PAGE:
the Z-line were also distinguishable on crosssection (fig. 17). Tubular and vesicular profiles were occasionally found around the crosssections of M-line suggesting the arrangement of SR similar to that around Z-line (fig.
18).Cross-sections at the level of the A-band
usually showed single ovoid profiles of sarcoplasmic tubules and occasionally longitudinal
profiles occurring a t the periphery or penetrating the myofibrils (fig. 18: arrowheads).
In the subsarcolemmal part of the myofibrillar region long narrow tubular profiles of
SR were occasionally observed beneath the
sarcolemma or adhering to the sarcolemmal
invaginations (figs. 2, 12b, 19). Long narrow
profiles were seen in all planes of section
indicating that they represented sections of
flattened cisternae of SR. The cisternae usually contacted the sarcolemma over a short distance after which they approached the myofibril a t the level of Z-line or M-line (figs. 2,
One specimen demonstrated an exceptionally large number of long, flattened cisternae.
Only a small part of such cisternae was a t tached to the sarcolemma by dense conical
extensions (fig. 20). The distance between parallel cisternal walls was 34-40 nm. Dense material visible in the center of the cisterna appeared as a straight line in some cases, as a
wavy line in others or as discrete granules OCcasionally connected by a less dense line (fig.
20). The granules were separated by trans-
verse projections connecting the cisternal
The present study indicates that the conducting fibers normally contain a regular network of sarcoplasmic tubules in the cytoplasmic region. The SR in this region is continuous with the network surrounding the
myofibrils, and closely adhering to them a t
the level of the Z-line. The apparent absence
of SR in the cytoplasmic regions of some samples seems to be due to a destruction caused by
some factor in the preparation procedure, as
indicated by broken fragments of SR and simultaneous absence of microfilaments and
microtubules. Although the lack of SR is more
evident in samples treated en bloc with uranyl
acetate, it also has been observed in the untreated samples (Rybicka and Damato ’76).
The technical difficulty of preserving the SR
seems to have been encountered in other
studies of this tissue since in most published
reports the SR in the cytoplasmic regions of
conducting tissue cells is hardly recognizable
(Muir, ’57; Caesar et al., ’58; Rhodin et al.,
’61; Viragh and Porte, ’61; James and Sherf,
’71; James et al., ’74). In a few cases the
authors noted a large number of SR profiles
appearing in some cytoplasmic regions (Kawamura, ’61; Bencosme et al., ’69; Viragh and
Challice, ’73; Mochet et al., ’75). Inconsistent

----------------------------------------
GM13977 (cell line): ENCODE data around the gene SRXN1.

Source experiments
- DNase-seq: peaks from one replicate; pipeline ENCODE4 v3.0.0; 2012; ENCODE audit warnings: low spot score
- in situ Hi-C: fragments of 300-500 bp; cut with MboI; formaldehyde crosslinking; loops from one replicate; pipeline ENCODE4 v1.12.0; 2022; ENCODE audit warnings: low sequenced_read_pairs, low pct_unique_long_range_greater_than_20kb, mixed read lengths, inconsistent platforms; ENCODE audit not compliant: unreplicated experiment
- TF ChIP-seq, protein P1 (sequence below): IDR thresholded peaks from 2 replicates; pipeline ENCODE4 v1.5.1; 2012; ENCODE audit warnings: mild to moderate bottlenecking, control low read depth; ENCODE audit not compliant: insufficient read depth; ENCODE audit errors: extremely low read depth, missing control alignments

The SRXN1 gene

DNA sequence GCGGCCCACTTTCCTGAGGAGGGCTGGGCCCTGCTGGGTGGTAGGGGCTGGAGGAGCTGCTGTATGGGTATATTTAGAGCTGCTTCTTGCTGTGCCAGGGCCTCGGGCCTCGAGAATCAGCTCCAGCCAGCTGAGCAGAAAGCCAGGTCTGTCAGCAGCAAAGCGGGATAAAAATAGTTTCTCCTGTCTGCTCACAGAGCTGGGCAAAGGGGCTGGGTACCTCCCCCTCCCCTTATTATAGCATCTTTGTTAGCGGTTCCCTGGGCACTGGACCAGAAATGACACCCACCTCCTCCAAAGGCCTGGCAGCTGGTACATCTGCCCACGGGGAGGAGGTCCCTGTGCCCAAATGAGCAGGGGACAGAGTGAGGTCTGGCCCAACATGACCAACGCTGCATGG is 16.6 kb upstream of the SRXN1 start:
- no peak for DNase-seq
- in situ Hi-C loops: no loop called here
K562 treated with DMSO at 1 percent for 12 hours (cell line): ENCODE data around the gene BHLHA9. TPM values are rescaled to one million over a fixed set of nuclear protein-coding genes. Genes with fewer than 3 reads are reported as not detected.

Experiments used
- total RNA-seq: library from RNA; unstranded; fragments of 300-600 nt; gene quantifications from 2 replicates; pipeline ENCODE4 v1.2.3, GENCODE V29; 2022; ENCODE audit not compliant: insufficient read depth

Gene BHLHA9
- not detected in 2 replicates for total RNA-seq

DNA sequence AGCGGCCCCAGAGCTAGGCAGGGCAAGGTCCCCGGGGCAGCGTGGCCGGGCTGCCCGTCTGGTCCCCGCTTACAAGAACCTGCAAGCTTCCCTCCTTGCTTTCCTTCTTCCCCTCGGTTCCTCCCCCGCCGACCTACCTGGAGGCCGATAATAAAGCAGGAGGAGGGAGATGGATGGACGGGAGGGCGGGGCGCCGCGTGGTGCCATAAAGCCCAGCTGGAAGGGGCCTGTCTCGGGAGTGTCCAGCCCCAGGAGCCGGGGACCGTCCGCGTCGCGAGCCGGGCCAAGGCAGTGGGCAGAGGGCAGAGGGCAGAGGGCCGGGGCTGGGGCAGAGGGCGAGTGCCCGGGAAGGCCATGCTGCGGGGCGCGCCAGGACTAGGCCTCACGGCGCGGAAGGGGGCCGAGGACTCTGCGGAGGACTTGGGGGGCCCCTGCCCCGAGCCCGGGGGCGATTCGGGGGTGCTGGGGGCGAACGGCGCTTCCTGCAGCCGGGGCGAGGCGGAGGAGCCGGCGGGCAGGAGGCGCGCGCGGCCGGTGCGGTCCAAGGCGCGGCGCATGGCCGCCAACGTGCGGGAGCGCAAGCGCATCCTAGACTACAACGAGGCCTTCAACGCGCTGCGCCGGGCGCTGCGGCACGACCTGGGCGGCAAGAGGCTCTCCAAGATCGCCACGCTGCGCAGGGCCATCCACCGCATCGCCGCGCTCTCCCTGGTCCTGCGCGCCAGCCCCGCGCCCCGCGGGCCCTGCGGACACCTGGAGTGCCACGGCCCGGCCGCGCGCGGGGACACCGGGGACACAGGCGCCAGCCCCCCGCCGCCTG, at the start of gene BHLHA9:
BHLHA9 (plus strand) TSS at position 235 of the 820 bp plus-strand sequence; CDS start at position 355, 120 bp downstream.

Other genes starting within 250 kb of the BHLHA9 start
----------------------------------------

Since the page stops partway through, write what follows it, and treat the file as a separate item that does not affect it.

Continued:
preservations of SR seems to occur also in frog
myocardium which, like the conducting tissue
in mammals is composed of myofibrils interspaced by large cytoplasmic areas (Staley and
Benson, ’68; Page and Niedergerke, ’72).
Large sacs represent a prominent feature of
the SR. These structures have already been
noted in the cytoplasmic area of conducting
tissue (Bencosme et al., ’69; Hayashi, ’71;
Mochet et al., ’75) and in atrial cells with degenerating myofibrils (Thiedemann and Ferrans, ’76). Hayashi (‘71) defined them as
“structures corresponding to the so-called peripheral cistern.” The distribution of sacs
along the sarcolemma, sarcolemmal invaginations and undifferentiated region of intercalated disc confirms Hayashi’s (‘71). hypothesis.
The similarity between the sacs and flattened
cisternae (peripheral cistern) is enhanced by
the presence of dense conical projections occurring between each of these structures and
the sarcolemma, which to date have been
regarded in the myocardium as specific fea-
tures of flattened cisternae (Sommer and
Johnson, ‘68; Fawcett and McNutt, ’69; Walker et al., ’70, ‘71; Jewett et al., ‘71; Forbes and
Sperelakis, ’74; Anderson et al., ’76). The sacs
do not contain so-called “junctional granules”
which appear as a central dense line in the
sections of flattened cisternae. The “junctional granules” are specific for all flattened
cisternae of SR independently of their apposition to the sarcolemma as has been observed
in so-called “extended junctional sarcoplasmic reticulum” (Jewett et al., ’71, ’73; Sommer and Jewett, ’71; Forbes and Sperelakis,
’74; Saetersdal and Myklebust, ’75; Anderson
et ale,’76). It can be thus concluded that the
appearance of cisternal content in the form of
a dense line or “granules” is associated with
the parallel arrangement of cisternal walls
rather than with cisternal apposition to the
Another aspect of the morphology and distribution of the sacs represents their striking
similarity to microperoxisomes (Novikoff and
Novikoff, ’72). Our histochemical test for
catalase, a common indicator of peroxisomes,
has so far been unsuccessful. However, particles similar to peroxisomes and showing the
oxidative function but lacking catalase have
been already found in other organisms (Kun,
’68; Graves et al., ’71; Muller, ’73). The possibility of the absence of catalase has been included in the recent extended definition of
microperoxisomes (P. M. Novikoff, et al., ’73).
Increasing numbers of studies on these particles indicates that. they may represent ubiquitous structures in mammalian cells (A. B.
Novikoff et al., ’73). Peroxisomes have been
found in the mouse myocardium (Herzog and
Fahimi, ’74, ’76).
The SR in the myofibrillar region surrounds
each sarcomere. A part of SR which adheres to
the Z-line appears as a quasi tubular structure. The latter corresponds to “Z-tubules” occurring in skeletal muscle and observed in
myocardium (Simpson and Rayns, ’68; Edge
and Walker, ’70; Walker and Edge, ’71; Page
and Niedergerke, ’72; Simpson et al., ’73;
Walker et al., ’75). The flattening of “Ztubule” observed in cross-section and its adhesion to the Z-disk support the earlier conclusion that this is a part of the SR which forms a
close contact with the myofibril (Walker et
al., ’75). The SR covering the remaining part